My rating: 2 of 5 stars
I have read some amazing classics, this year, so I had no reason to think that Crime and Punishment wouldn’t be another winner. Unfortunately, I didn’t anticipate what a drag it would be. Hours and hours of my life dedicated to exploring the mind of an insane person. If only Dostoyevsky could have done it in 250 pages, it might have been tolerable. Sometimes it was oddly compelling, but, mostly, I just wanted the punishment to end. (view spoiler)[ As far as the plot goes, I never figured why Raskolnikov committed the murders. In the beginning, I assumed that it was about money, but, as the book went on, it was obviously that he didn’t care about the money. I suppose that he gave an explanation in his article, but the arguments, in the article, didn’t fit together with the circumstances of Raskolnikov life. His attempts to explain it to Sonya sounded ridiculous, except for the fact that he admitted that he was a little bad and a little crazy. In the end, the murders were senseless. I have to assume that that was the point, but it didn't sit well with me. (hide spoiler)]
Sometimes if I don’t like a book, it is really that I just don’t understand the book. For a while, I read a chapter analysis after each chapter. I hoped that thoroughly understanding the book would help me appreciate it more. I gave that up by part three (about ½ through). The chapter analyses weren’t adding much to comprehension of the book, and it was prolonging the experience.
I’m giving Crime and Punishment two stars instead of one, because Dostoyevsky, in some respects, is an excellent writer. I, truly, felt that I was inside the mind of a mad man.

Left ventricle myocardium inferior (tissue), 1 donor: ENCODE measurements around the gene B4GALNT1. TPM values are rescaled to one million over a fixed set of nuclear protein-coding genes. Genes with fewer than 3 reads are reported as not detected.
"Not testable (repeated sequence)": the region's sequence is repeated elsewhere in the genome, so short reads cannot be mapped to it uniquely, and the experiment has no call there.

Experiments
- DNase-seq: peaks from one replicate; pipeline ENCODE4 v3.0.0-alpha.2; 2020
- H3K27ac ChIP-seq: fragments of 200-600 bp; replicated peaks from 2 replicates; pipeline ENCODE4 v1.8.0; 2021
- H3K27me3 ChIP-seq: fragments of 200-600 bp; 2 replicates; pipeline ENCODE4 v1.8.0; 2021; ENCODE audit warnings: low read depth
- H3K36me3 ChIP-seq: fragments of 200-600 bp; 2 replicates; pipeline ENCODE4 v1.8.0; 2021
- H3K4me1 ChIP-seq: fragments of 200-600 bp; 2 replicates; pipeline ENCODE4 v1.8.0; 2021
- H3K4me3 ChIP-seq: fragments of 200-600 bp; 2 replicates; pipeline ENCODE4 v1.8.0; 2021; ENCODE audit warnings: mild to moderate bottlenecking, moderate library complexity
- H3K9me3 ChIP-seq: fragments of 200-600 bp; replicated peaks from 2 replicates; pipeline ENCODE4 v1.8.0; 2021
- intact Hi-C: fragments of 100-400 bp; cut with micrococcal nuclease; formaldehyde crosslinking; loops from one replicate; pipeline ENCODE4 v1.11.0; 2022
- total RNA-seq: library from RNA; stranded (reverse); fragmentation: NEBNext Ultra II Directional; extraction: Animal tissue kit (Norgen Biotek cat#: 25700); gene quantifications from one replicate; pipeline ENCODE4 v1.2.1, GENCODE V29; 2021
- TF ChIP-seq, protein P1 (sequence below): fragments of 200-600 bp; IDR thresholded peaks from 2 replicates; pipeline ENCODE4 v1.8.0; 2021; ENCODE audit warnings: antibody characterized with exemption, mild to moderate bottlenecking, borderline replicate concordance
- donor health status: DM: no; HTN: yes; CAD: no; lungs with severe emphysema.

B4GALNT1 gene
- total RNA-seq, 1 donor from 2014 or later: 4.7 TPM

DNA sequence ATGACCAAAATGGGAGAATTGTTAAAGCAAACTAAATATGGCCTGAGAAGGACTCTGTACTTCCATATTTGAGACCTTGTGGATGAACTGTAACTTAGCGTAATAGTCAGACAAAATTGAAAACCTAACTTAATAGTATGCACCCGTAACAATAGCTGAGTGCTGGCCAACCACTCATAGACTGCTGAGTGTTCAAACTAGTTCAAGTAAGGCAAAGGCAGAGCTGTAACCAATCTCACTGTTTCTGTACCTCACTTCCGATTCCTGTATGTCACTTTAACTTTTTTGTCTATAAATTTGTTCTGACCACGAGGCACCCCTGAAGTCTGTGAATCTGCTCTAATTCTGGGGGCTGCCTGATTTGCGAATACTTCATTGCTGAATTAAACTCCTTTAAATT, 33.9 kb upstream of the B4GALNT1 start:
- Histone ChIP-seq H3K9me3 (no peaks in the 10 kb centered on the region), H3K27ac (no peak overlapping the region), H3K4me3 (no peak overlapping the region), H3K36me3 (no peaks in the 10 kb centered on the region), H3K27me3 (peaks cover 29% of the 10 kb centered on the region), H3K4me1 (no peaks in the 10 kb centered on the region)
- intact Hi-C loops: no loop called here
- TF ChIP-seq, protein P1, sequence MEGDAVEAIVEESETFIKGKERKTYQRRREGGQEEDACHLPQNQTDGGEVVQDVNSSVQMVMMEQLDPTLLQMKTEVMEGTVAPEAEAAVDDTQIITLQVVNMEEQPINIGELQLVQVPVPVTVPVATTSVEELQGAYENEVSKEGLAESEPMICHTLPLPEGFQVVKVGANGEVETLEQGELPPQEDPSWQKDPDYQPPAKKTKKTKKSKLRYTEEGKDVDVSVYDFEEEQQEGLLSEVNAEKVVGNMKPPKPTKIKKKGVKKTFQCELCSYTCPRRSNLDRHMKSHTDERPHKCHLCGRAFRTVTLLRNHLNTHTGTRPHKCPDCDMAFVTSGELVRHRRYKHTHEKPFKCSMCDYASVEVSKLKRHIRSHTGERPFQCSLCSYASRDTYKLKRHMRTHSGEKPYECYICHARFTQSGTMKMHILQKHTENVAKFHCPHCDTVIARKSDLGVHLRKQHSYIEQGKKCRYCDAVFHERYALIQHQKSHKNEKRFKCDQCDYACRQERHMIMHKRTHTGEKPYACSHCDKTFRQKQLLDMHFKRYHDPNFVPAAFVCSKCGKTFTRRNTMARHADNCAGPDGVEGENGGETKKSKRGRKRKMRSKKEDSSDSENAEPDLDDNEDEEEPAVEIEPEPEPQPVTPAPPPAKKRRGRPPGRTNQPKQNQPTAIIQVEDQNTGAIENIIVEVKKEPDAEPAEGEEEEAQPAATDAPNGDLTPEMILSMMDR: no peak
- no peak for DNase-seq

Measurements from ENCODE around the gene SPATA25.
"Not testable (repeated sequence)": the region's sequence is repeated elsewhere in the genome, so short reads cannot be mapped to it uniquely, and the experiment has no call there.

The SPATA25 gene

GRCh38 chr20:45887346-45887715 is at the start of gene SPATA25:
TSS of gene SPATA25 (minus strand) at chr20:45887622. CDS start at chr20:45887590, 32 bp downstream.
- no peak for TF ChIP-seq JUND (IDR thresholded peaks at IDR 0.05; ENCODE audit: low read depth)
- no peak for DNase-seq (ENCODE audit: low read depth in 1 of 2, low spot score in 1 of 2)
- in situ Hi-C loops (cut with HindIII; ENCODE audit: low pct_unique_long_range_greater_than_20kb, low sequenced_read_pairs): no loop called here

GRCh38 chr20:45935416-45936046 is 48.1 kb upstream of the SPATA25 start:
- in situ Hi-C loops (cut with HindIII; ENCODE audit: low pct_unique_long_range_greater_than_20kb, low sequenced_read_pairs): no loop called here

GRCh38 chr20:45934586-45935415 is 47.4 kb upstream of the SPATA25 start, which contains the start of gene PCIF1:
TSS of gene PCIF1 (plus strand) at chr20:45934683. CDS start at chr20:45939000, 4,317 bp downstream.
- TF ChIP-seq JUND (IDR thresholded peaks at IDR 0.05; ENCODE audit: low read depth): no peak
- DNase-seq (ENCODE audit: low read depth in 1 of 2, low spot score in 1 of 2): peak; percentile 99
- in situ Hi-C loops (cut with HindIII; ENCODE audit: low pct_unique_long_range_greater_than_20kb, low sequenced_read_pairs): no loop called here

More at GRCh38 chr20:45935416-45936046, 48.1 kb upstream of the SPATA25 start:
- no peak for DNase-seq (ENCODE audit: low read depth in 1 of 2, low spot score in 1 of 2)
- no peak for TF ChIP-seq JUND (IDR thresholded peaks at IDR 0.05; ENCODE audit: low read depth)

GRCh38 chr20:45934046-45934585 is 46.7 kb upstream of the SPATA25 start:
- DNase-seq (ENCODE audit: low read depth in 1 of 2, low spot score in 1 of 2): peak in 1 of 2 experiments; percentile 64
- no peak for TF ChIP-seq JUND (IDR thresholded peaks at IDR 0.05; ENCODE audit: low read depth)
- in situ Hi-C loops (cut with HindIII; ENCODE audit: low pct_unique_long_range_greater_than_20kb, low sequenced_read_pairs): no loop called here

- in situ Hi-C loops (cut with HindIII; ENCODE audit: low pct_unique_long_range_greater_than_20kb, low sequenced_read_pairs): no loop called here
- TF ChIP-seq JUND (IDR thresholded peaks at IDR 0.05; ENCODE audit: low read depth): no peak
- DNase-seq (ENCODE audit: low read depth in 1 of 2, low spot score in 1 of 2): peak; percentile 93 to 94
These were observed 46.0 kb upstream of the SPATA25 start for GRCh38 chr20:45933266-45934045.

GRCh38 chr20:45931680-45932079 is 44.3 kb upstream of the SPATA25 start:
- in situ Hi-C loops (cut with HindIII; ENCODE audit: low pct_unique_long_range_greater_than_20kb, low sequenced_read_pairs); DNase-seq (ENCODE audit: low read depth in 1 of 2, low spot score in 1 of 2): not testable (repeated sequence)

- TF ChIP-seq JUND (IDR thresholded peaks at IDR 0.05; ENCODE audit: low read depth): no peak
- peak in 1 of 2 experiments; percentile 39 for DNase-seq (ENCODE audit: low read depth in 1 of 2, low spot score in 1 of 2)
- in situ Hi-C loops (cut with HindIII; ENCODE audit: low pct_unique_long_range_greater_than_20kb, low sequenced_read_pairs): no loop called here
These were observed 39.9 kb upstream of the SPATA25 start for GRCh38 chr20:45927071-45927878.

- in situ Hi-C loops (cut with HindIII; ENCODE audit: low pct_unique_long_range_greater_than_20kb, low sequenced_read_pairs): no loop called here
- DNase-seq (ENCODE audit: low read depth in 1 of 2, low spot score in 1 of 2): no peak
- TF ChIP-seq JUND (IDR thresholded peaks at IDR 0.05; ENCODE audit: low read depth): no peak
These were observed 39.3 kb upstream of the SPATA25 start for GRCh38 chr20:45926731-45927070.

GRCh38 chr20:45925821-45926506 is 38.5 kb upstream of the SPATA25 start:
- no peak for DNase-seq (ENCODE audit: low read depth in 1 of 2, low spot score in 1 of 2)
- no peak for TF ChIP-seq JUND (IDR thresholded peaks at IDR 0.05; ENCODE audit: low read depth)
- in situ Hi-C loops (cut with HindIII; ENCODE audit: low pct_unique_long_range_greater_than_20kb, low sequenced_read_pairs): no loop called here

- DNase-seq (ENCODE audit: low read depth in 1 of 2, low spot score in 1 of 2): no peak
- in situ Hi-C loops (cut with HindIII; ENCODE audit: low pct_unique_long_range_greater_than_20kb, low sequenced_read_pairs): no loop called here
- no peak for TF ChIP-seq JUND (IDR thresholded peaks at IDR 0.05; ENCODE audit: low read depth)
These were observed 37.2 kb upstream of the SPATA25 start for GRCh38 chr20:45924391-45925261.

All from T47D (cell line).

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WHEN I Discovered This Classic
I must have been in high school. I don’t quite remember.
WHY I Chose to Read It
It was chosen as a group read for a group that I am in on Goodreads.
WHAT Makes It A Classic
Crime and Punishment examines universal themes: primarily societal alienation and the psychology of the criminal mind. Crazy is crazy whether it’s the 19th century of 2015. Anyone interested in crazy will, probably, like this book.
WHAT I Thought of This Classic
I think that books like this are the reasons people hesitate to read classics. In my opinion, it was long and boring. I didn’t like the characters, so I didn’t care much what happened to them.
WILL It Stay A Classic
Since it was written in the early 19th century and it is still going strong, I think that there is a good bet that it will continue its domination of any list of Russian classics.
WHO I’d Recommend It To
A psychology student